Timbre Concerts proudly presents Swearin' With Guest Mike Krol.
For more info on Timbre Concerts and their upcoming concerts visit www.timbreconcerts.com.
Swearin’ operates and shines like a well-oiled, pragmatic machine. Their complimentary personalities, solid work-ethic, and similar backgrounds in DIY punk, have helped them thrive. Formed in 2011 in Brooklyn, Allison Crutchfield (guitar) and Kyle Gilbride (guitar) had been making demos for nearly a year before inviting Keith Spencer (bass) into the equation. The trio eventually added longtime friend and Philadelphia resident Jeff Bolt on drums, releasing their demo EP What a Dump shortly thereafter.
The demo received instant praise from Brooklyn’s indie punk scene and beyond. It combined the sounds of Gilbride and Crutchfield’s prior bands (Big Soda and P.S. Eliot, respectively) while stretching into new territories of fuzzed guitars and compounded song structures.
In 2012, Swearin’ released their debut self-titled LP, on which their dynamic and sound fully starts to emerge and flourish. Here, each member brings their own patterns and rolodex of influences to the table, creating a uniquely inviting and complex album. Crutchfield’s vocals are smooth and her lyrics are sharp and personal. Gilbride produces a wall of layered guitars, saccharine hooks, and his own specific ear in the recording process. (He records and produces all of their music.) Spencer makes his first appearance as a songwriter in the band, delivering some of the most diverse songs to the album (‘Divine Mimosa’ and ‘Kill Em’ with Kindness’). Finally, Jeff Bolt remains powerful and heavy while committing totally to servicing the songs.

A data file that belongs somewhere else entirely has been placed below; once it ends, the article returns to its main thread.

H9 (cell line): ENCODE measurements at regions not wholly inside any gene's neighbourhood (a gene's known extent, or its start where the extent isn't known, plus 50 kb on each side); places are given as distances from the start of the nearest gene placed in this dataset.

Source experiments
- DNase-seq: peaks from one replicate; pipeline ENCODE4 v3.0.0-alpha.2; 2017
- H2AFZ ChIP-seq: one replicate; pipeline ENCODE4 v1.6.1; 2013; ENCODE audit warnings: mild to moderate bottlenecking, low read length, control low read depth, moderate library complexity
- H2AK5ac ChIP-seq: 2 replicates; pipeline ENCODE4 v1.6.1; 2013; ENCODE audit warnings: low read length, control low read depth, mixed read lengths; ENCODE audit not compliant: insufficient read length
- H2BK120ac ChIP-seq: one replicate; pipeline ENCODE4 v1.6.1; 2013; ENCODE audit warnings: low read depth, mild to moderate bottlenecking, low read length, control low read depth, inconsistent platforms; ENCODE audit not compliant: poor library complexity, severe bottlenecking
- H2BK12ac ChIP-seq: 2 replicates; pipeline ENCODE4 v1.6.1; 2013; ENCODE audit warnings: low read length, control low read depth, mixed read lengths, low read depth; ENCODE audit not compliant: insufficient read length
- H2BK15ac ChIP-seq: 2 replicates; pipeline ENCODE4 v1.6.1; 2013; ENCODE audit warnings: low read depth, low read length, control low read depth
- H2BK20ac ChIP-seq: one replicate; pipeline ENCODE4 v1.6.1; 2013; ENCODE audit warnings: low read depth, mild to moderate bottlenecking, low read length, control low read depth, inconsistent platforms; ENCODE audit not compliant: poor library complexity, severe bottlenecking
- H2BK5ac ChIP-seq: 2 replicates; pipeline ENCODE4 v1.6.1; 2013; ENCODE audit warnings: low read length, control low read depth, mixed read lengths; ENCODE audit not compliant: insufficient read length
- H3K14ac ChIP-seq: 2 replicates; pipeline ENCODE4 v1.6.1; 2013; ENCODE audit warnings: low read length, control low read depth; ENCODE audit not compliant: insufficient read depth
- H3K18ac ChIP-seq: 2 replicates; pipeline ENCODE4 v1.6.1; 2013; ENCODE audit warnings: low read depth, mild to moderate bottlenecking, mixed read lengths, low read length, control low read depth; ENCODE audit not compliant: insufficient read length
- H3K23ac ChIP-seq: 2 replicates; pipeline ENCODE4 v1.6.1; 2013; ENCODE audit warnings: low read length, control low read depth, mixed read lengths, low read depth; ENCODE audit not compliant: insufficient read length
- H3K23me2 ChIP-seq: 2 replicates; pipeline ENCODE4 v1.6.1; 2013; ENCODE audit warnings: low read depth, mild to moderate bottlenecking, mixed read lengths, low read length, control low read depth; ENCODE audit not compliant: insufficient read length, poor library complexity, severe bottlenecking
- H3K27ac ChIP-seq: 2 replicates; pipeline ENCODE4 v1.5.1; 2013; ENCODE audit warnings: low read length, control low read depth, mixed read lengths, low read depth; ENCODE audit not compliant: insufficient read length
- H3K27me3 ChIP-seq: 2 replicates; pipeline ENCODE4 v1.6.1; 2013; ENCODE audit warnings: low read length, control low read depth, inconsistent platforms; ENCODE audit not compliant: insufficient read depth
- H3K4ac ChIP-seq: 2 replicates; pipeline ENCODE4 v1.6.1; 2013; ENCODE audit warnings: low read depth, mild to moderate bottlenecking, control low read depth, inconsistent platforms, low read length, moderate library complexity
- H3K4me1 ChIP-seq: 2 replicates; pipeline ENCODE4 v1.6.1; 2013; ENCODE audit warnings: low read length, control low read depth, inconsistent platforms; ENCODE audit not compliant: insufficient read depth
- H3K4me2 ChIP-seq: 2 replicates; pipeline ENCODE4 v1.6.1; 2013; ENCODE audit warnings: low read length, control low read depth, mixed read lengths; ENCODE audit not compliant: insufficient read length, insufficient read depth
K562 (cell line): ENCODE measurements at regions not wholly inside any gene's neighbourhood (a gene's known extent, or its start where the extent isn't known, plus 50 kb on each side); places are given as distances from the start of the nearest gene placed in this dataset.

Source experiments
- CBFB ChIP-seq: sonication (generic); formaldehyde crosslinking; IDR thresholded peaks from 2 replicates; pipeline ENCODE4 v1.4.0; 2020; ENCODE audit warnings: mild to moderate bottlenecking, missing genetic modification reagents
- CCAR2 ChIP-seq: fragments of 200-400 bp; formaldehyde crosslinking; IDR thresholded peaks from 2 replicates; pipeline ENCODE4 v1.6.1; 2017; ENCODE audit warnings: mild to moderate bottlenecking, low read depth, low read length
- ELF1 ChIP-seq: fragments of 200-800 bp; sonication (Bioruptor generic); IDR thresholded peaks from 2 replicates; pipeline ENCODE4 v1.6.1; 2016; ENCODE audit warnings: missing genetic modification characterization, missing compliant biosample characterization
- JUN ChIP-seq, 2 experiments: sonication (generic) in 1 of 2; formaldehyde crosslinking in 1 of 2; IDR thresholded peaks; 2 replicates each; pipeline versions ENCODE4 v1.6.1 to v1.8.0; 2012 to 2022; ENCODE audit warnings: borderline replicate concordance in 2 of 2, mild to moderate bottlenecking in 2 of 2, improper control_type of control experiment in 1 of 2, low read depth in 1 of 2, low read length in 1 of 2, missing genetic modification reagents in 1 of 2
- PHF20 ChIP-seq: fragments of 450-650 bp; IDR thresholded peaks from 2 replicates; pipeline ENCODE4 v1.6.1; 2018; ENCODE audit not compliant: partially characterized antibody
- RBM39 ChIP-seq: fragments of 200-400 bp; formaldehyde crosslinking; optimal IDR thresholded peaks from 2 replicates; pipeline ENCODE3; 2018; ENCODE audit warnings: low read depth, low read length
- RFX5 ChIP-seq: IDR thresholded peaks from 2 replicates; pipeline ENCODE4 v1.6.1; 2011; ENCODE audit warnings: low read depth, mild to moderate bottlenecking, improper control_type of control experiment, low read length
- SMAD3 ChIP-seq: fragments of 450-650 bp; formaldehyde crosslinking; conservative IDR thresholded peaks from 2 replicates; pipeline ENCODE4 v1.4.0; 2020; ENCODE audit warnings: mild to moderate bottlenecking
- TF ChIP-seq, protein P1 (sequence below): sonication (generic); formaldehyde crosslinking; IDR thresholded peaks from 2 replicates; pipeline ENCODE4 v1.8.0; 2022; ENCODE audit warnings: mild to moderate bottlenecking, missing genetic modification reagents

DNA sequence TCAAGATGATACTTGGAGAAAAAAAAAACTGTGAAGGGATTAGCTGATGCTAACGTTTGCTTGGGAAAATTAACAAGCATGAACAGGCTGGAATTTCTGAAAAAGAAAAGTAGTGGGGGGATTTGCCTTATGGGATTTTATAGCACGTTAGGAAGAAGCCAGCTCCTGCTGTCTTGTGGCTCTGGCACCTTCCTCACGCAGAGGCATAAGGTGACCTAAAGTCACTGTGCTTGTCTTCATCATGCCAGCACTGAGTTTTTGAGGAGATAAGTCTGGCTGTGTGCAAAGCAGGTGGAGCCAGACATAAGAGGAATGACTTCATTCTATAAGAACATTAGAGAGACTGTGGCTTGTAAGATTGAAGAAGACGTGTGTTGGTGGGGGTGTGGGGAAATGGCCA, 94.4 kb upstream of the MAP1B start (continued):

The album received much critical acclaim and the band went on to do several successful US tours. They have since relocated to Philadelphia and are currently working on the upcoming sophomore LP.
In bowling’s hallowed alleys, a strike is the minor miracle of all ten pins falling at once. Back-to-back strikes make a double. Do it a third time and you’ve got yourself a turkey.
History will decide which sports metaphor to apply to Mike Krol’s first two records, I Hate Jazz (2011) and Trust Fund (2013). But as needle meets groove on Turkey—Krol’s first record for Merge—there is no ambiguity. A shiny black ball tumbles past the suburban strip malls of a polyestered Wisconsin and veers precariously close to an East Coast gutter before gathering momentum in a physics-defying sprint for the Pacific. California is where the headpin falls—the right velocity, the perfect geometry, the bowler’s intent beautifully realized in a noisy moment of awesome destruction.
Mike Krol got his bike stolen and his heart broken. He bailed on graphic-design-as-career. He kept playing drums and guitars, and he kept writing songs about the stuff he hated and the stuff he loved. Leaving Milwaukee for Los Angeles, he took a few years’ worth of wrong turns. But when he showed up at a studio in Sacramento in March 2014, he had his affairs in order. Plug the vocal mic into a guitar amp. Plug the guitar into an overheating box of vacuum tubes. Put the computer in the closet. Roll the tape.